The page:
Tag: film review

Portraying Abortion in Portrait of a Lady on Fire

Film and TV portrayals of abortion in the last decade have become both more prevalent and complex. Take the different abortion storylines over the course of HBO’s series Girls (love it or hate it). In Season 1’s “Vagina Panic,” Jessa is scheduled to have an abortion when she conveniently has her “period” in a bar’s… Read more →

“There’s Only One Way This War Ends”: New Ways of Telling a Familiar Story in Sam Mendes’s 1917

In the spring of 1917, the German Army was recouping from enormous losses suffered at the Somme, Verdun, and in the Brusilov Offensive on the Eastern Front. Hoping to consolidate and reinforce their manpower, their army on the Western Front retreated to a series of well-planned, highly fortified trenches known as the Hindenburg Line. In… Read more →

Understanding Shaming’s Place in History: The Story of Germany’s Victims

It can be difficult for those who have never experienced sexual violence to understand and address the pain of survivors. From the women who’ve chosen to come forward and report instances of abuse in the entertainment industry as part of the #MeToo Movement, to less publicized cases in which women make the brave choice to… Read more →

“Charlie Says” and the Santa Cruz Prison Project

Joan Didion, Again “Many people I know in Los Angeles believe that the Sixties ended abruptly on August 9, 1969.” This ubiquitous Joan Didion quotation, from her essay “The White Album” (1979), appears in approximately one gazillion accounts of the Manson Family murders, and now it serves as the opening title card to the 2019… Read more →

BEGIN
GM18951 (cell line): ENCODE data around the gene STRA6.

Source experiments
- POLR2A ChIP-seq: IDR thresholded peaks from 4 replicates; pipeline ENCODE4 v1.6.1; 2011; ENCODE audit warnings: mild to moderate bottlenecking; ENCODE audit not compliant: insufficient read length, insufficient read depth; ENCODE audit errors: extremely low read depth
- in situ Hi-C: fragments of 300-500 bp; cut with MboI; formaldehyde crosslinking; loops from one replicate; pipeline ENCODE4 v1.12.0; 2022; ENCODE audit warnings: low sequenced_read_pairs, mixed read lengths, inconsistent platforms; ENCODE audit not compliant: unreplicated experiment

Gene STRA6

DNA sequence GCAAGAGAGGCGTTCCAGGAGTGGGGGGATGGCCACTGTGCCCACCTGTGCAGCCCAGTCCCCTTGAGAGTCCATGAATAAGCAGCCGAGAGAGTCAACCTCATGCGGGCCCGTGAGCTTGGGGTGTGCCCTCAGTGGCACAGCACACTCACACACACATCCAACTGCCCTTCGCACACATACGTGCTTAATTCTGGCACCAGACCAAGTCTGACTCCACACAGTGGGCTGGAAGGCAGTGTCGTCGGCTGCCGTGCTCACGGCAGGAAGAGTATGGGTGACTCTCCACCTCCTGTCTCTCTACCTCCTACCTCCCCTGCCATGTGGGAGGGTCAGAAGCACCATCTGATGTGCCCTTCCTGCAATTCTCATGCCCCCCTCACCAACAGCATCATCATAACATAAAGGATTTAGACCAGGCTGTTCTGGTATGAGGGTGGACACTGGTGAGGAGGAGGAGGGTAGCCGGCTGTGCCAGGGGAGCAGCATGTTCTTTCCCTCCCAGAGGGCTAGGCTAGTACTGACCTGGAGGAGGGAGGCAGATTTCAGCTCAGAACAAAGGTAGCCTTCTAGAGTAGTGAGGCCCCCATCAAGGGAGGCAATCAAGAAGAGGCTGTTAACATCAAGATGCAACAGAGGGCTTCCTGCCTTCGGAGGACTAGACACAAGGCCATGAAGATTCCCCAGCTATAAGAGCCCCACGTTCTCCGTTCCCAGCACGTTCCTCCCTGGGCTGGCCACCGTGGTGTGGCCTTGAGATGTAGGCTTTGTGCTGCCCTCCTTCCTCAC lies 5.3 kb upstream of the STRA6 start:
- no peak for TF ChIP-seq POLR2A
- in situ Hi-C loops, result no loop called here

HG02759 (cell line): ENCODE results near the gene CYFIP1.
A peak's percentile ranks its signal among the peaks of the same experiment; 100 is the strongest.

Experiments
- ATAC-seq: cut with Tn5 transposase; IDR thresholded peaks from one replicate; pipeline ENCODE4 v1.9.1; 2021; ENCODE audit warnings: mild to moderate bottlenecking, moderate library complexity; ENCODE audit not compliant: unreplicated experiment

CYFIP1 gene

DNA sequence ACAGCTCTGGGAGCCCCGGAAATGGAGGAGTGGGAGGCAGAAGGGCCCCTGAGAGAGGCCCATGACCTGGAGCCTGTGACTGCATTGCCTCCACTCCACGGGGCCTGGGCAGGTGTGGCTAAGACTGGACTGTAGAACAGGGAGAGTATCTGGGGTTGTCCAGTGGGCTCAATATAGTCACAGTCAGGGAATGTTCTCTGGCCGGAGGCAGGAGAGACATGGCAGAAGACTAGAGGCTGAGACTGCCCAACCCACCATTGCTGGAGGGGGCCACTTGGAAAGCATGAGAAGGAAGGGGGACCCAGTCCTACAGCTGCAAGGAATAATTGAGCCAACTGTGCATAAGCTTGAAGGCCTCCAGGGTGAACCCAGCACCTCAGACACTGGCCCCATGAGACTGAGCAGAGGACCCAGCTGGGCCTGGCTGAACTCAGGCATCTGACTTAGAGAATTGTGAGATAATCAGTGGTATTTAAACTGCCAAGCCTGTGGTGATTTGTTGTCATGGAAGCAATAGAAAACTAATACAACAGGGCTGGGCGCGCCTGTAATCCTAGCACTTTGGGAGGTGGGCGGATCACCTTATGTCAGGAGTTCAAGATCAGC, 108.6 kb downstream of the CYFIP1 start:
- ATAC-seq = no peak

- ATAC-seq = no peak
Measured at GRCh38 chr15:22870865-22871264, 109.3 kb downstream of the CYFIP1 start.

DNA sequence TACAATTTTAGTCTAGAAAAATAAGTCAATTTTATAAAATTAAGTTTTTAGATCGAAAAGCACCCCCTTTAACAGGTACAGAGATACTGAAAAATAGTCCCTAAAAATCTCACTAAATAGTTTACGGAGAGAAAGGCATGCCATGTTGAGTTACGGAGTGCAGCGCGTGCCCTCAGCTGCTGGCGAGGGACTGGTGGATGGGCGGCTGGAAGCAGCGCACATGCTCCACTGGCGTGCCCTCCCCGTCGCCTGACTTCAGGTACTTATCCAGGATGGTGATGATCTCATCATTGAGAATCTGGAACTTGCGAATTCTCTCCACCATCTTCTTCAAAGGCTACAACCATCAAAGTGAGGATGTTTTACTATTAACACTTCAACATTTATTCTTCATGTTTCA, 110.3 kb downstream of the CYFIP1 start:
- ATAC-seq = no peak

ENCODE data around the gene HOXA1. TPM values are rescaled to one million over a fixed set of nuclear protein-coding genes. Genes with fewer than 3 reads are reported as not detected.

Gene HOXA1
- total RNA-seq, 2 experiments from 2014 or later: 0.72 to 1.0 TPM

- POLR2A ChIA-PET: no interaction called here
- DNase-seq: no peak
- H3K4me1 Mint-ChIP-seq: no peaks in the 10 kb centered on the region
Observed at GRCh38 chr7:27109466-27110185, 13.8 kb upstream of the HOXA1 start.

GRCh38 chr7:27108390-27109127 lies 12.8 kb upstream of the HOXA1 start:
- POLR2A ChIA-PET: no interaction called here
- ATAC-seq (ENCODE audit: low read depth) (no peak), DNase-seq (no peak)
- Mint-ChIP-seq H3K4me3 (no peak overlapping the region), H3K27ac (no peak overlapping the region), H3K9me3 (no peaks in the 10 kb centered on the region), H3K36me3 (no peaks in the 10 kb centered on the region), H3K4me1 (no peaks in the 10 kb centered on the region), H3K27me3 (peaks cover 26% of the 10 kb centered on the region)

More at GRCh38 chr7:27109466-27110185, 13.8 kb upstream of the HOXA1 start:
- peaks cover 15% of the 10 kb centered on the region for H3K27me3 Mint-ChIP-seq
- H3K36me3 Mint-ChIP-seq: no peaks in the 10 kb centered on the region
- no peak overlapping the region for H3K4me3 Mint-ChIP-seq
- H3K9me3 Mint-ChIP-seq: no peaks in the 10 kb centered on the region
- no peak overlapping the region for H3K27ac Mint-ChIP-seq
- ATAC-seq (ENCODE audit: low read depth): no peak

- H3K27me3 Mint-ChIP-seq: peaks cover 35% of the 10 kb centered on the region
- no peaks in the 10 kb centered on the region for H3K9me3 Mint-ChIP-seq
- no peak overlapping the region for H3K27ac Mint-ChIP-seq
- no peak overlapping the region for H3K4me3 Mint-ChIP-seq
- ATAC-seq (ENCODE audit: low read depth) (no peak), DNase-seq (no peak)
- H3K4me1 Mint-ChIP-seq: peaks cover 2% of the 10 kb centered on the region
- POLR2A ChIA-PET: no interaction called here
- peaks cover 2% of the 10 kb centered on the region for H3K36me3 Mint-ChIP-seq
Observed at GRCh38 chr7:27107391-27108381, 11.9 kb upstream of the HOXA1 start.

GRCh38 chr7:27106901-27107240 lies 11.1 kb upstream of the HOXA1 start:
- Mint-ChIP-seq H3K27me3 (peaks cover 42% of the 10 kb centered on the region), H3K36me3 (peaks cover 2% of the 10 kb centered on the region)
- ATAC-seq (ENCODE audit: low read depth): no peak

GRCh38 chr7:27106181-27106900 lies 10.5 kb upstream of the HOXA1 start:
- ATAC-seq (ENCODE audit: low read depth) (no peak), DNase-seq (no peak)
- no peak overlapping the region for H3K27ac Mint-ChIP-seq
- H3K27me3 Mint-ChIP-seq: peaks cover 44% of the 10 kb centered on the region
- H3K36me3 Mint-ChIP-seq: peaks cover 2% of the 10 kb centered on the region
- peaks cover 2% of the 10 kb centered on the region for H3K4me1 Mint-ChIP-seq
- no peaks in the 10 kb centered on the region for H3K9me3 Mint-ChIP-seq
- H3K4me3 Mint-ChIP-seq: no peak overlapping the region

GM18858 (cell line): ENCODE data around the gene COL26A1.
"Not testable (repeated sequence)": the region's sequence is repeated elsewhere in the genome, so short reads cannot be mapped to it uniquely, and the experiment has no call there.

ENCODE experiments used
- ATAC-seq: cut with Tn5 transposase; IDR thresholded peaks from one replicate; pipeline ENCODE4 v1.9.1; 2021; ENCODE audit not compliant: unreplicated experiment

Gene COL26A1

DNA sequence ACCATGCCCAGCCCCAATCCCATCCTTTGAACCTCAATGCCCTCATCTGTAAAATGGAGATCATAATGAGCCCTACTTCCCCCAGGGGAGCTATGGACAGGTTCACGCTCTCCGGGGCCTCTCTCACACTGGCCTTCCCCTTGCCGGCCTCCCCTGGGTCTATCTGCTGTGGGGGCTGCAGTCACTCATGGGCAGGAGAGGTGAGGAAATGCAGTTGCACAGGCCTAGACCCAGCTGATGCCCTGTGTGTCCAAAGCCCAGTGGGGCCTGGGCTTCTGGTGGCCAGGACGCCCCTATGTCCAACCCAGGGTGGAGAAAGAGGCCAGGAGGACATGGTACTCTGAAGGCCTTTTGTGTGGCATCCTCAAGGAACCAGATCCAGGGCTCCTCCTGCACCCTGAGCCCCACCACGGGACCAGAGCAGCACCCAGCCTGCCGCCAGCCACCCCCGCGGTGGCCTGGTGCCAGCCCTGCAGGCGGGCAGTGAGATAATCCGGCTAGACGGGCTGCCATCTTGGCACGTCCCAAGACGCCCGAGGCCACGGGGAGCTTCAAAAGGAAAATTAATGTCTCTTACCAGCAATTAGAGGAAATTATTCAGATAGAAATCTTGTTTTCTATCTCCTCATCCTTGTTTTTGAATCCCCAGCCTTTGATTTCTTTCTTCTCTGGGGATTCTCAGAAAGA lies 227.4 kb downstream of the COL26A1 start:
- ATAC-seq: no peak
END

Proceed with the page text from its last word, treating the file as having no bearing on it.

Colonial Colette: From Orientalism and Egyptian Pantomime to Polaire’s Jamaican “Slave”

I first read excerpts of Colette’s Sido in my IB French class in 2007, so when the recent biopic starring Keira Knightley and produced by Wash Westmoreland came out, I knew that I had to see it. Colette was one of the most prolific French writers of the early twentieth century, well known for her… Read more →

Bohemian Rhapsody

In July 1985, at 6:20pm local time, Queen (comprised of bassist John Deacon, guitarist Brian May, drummer Roger Taylor, and lead singer Freddie Mercury) took the stage at Wembley Stadium for their performance as part of Live Aid, a star-studded concert broadcast worldwide to raise money for famine victims in Ethiopia. Critics have consistently ranked… Read more →

Rocky Mountain Racism

This past May at the Cannes Film Festival, Spike Lee screened his latest movie, BlacKkKlansman. The audience gave the film an extended standing ovation and Variety’s chief film critic, Peter Debruge, later wrote, “If D.W. Griffith’s The Birth of a Nation was ‘like writing history with lightning,’ as Woodrow Wilson described it way back in… Read more →

It’s (Not) in Your Head: When Bodies Defy Logic

“If you say too little they can’t help you, and if they say too much they think you’re kind of … a mental patient.” Less than five minutes into Jennifer Brea’s stunning new documentary, Unrest, her husband captures this central tension for people with rare or undiagnosed conditions and their loved ones. Brea has myalgic… Read more →